Koa 1
August 14, 2011 | 4:32 pm CDT

Wood of the Month:
Strum a Ukelele, and You Are Playing
Koa's Tune

By Jo-Ann Kaiser

Acacia koa of the Family Leguminosae


Average height is 70 to 80 feet.
Average weight is 41 pounds per cubic foot with a specific gravity of 0.67.

Works well with both hand and machine tools. Wood takes nails and screws well but can pose problems with gluing. Material has moderate blunting effect. Experts recommend a reduced cutting angle of 20 degrees especially if grain is considered curly. Wood has medium bending strength and stiffness, high crushing strength and good resistance to shock loads

Koa is considered a "domestic," but very exotic wood that grows exclusively in the Hawaiian Islands. With its high resonance qualities, it an excellent choice for wooden musical instruments, including the world-famous Hawaiian ukuleles.

Koa is also a striking looking wood, with a heartwood that is reddish to dark brown and regular black lines caused from the zones which mark the growth rings. Koa yields several attractive figures such as the koa crotch, with a rainbow of shades from red to brown, and the koa fiddleback figure.

Koa wood is not only attractive, it is naturally lustrous and takes a beautiful finish. Koa has an interlocked grain that can be wavy or curly and this also adds to the tendency to interesting figures. The fiddleback figure is especially popular for decorative veneers. Koa is popular for fine furniture and architectural work such as paneling. Koa is also used for gunstocks, interior joinery and in boat building. The tall koa trees were once hollowed out and shaped into canoes by Hawaiian Islanders.

Moratorium on logging
According to Christopher Jensen, president of Santa Monica, Calif.-based Koalition, "There was a moratorium put on commercial cutting of koa on state land in Hawaii about a year ago. Our firm cuts a percentage of dead and dying koa on private lands. We use the koa to make fine furniture, veneer and picture frames."

Jenson's company uses helicopters in logging, which can be a very expensive method. "We work with the forest owner, fly in, and set up a base camp for three to four days. The trees are felled and hoisted out by Baby Huey helicopters," said Jensen.

He added that koa is cut sparingly on private forestland in Maui, with the intent of only removing dead and dying trees, thereby opening up the forest to new growth. His company has been logging koa this way for four years.

Koa prices have risen dramatically, said Jenson, due to the moratorium on cutting on public lands. "What used to cost $2 a board foot to $6 a board foot for the best figured koa, now ranges from $22 to $30 a board foot," said Jenson.

Carl Booth, owner of Carl Booth and Co., of New Albany, Ind., is very familiar with koa in the veneer form. His company makes custom plywood and high-end architectural plywood. "Koa is one of the high-end exotics coming from the Hawaiian Islands," said Booth. "It is a beautiful looking wood, especially the extremely figured, brilliantly colored koa in the fiddleback figure." Booth said not all koa comes so highly figured, but the rare log that yields the extreme fiddleback is in high demand for architectural plywood , including airplane interiors.

"We have used koa in everything from Cessnas to the 747s for corporate jets to head-of-state aircrafts," said Booth.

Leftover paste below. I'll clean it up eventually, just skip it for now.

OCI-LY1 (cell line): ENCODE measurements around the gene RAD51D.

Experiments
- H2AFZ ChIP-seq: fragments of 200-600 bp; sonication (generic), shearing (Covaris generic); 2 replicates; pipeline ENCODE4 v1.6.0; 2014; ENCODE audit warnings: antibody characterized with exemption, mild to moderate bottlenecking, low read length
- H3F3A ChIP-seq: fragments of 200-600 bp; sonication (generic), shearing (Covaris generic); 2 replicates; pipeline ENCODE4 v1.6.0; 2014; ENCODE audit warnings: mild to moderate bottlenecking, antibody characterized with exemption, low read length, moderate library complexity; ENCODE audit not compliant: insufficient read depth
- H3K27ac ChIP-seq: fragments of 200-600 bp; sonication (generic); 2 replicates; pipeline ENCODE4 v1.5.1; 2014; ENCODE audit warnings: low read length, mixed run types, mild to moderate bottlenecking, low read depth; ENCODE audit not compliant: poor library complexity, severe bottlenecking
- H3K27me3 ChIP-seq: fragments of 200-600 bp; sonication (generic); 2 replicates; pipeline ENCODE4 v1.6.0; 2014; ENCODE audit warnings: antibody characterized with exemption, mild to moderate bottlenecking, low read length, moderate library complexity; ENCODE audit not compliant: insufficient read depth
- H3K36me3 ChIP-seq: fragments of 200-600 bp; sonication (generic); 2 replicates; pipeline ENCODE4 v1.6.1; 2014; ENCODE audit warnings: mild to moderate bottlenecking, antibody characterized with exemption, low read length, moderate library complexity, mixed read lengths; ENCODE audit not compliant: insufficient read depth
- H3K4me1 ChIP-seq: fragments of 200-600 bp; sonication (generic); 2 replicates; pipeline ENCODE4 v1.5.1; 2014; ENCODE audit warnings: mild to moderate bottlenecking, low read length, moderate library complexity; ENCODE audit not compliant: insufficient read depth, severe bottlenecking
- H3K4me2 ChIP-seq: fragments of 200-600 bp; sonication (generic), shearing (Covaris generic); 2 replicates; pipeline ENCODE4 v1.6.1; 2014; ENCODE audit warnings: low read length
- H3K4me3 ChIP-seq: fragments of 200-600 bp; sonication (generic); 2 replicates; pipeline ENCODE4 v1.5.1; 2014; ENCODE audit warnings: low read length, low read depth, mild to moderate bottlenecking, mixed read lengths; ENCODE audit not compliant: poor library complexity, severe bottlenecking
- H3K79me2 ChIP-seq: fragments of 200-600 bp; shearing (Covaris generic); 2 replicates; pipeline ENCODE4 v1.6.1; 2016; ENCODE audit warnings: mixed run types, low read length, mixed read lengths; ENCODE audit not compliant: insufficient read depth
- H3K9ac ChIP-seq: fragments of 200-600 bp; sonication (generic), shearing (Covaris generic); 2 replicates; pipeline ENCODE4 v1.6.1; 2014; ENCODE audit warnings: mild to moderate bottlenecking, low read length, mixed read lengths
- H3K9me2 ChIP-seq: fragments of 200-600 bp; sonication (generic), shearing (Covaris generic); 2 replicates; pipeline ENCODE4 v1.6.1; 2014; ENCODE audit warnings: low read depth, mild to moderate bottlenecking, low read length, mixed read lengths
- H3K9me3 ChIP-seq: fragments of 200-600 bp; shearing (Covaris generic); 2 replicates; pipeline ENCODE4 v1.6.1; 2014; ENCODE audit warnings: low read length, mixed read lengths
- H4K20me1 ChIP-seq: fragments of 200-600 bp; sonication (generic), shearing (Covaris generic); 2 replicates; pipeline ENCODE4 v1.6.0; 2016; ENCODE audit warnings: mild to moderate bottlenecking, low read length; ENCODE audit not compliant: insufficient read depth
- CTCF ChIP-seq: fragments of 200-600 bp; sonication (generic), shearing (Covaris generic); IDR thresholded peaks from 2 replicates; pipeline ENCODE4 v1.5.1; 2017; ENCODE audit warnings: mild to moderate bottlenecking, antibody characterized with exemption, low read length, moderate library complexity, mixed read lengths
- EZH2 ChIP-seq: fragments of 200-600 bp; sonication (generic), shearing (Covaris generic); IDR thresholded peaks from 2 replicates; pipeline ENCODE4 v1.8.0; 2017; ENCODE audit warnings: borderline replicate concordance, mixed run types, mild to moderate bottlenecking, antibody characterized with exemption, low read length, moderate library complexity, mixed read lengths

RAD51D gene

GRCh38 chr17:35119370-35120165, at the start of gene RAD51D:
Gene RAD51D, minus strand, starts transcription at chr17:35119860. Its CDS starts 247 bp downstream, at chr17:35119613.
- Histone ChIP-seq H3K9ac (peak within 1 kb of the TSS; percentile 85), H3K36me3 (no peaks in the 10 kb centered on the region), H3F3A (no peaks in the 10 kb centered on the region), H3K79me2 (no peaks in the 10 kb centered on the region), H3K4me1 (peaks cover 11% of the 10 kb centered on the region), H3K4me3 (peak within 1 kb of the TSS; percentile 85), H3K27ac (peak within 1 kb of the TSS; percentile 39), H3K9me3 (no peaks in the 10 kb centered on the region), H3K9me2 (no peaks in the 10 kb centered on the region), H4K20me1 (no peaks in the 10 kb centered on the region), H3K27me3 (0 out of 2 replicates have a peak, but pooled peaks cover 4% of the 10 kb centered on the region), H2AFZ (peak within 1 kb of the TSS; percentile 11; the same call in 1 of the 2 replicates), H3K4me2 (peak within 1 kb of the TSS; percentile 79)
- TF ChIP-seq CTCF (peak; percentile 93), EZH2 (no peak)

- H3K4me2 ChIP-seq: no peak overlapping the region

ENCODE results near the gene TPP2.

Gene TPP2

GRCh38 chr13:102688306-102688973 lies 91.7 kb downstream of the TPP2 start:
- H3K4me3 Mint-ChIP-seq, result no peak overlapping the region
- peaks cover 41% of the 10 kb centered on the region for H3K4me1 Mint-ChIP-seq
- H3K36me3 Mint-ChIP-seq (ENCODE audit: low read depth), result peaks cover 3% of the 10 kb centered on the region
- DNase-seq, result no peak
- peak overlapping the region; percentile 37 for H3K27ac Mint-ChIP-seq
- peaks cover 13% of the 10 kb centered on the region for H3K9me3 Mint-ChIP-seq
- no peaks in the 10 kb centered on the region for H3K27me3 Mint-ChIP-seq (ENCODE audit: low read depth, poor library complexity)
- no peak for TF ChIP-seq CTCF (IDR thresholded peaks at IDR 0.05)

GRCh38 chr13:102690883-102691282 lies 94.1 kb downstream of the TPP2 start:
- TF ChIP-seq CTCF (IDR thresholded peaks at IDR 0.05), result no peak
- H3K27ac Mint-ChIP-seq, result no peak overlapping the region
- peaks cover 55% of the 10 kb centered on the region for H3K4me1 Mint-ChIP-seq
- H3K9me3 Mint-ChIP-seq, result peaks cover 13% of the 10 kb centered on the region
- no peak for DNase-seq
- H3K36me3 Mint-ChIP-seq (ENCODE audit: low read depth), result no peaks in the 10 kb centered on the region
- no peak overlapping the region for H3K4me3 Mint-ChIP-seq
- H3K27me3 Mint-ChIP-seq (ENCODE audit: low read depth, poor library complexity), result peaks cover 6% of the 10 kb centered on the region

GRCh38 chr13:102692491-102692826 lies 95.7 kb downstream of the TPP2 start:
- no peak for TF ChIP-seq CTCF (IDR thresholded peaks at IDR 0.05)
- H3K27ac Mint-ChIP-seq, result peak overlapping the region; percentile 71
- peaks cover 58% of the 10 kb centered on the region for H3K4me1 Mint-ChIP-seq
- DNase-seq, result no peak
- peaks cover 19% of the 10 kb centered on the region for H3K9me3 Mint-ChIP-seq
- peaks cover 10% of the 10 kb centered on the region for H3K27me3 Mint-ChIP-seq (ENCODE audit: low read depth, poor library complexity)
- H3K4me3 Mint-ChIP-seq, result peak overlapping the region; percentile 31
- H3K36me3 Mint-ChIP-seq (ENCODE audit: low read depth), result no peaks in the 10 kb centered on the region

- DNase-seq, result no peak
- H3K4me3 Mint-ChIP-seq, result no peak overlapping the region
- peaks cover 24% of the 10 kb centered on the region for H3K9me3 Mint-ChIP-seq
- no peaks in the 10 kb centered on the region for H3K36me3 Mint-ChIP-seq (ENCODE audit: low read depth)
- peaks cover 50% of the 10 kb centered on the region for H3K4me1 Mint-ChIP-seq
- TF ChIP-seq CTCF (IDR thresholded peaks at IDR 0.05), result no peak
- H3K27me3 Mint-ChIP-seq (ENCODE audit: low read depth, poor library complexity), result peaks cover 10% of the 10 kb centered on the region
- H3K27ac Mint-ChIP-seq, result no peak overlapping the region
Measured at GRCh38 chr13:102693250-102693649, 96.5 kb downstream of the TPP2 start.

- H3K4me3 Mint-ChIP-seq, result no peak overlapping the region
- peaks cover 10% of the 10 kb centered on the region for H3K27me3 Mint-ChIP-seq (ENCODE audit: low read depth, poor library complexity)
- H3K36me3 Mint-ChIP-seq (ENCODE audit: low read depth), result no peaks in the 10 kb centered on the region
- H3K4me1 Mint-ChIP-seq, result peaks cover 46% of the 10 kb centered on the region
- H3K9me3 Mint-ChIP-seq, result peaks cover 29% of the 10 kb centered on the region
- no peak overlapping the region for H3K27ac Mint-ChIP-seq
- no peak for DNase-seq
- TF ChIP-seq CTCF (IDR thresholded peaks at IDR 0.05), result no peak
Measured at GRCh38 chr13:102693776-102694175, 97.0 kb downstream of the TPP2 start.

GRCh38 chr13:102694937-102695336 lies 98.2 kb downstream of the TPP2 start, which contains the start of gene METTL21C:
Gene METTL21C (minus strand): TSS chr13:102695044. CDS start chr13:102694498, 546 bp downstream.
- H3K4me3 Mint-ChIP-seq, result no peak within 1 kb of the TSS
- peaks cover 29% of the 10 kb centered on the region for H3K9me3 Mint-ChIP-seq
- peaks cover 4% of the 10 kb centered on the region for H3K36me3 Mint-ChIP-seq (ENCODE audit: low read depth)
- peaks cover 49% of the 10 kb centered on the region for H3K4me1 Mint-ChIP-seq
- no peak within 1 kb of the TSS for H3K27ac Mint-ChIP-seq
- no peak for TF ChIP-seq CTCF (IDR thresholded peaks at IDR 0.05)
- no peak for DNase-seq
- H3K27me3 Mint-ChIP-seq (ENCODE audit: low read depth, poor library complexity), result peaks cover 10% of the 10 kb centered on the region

Koa, he said, translates well to such uses. "It is in the same category as Brazilian rosewood or the other extremely expensive woods. The tones of koa are gorgeous - golds, blacks and reds. And when it is the extreme figure, you get a three-dimensional effect with the right finish. It gives such a visual depth of figure that it looks like something you could dive into," said Booth. "Of all the domestic woods, I would place koa near the top for beauty," he said.

Booth also gives koa high marks for workability, in the veneer form. "We have no moisture problems or checking - it is very workable. It is naturally lustrous and it takes a gorgeous finish," he said.

Al Matulevich of the David R. Webb Co. Inc. in Edinburgh, Ind., calls koa a "super attractive wood" with most of his clients requesting it for architectural woodworking. "We carry a limited amount. What we have is quartered and most of it is figured. It has some high-end furniture uses, but most is for architectural installations. It is very attractive from a figure and color standpoint. Under a high gloss finish, it is three-dimensional and quite striking."

Matulevich added that koa is somewhat underrated as an exotic. "It is really quite beautiful," he said.

Durable species
Koa is a durable wood that is resistant to insect and fungal attack and extremely resistant to preservative treatment. It dries easily with minimal degrade. The wood may have a tendency to cup, but experts recommend final conditioning in a kiln to overcome that problem. The wood has small movement in service.

Koa's average height is 70 to 80 feet, with a 10-foot trunk diameter. Koa trees are striking in appearance, with broad, round crowns and pale yellow flowers that bloom in the spring. Instead of leaves, this species has dark green, sickle-shaped phyllodes, which are petioles that take the form and function of leaves.

In his book "Know Your Woods," Albert Constantine states that koa trees made excellent dugout canoes that were capable of sailing long distances. He said the tree is so named because of its adaptability to a variety of different soil and climate conditions.

Although a beautiful wood,koa is more than an exotic veneer to the Hawaiians, Jenson said. "Hawaiians love and revere the koa tree. It is very deeply rooted in Hawaiian culture, historically and spiritually." Jensen added that there have been some attempts to grow the koa trees by tree farm, but it is too early to tell if that method will work.


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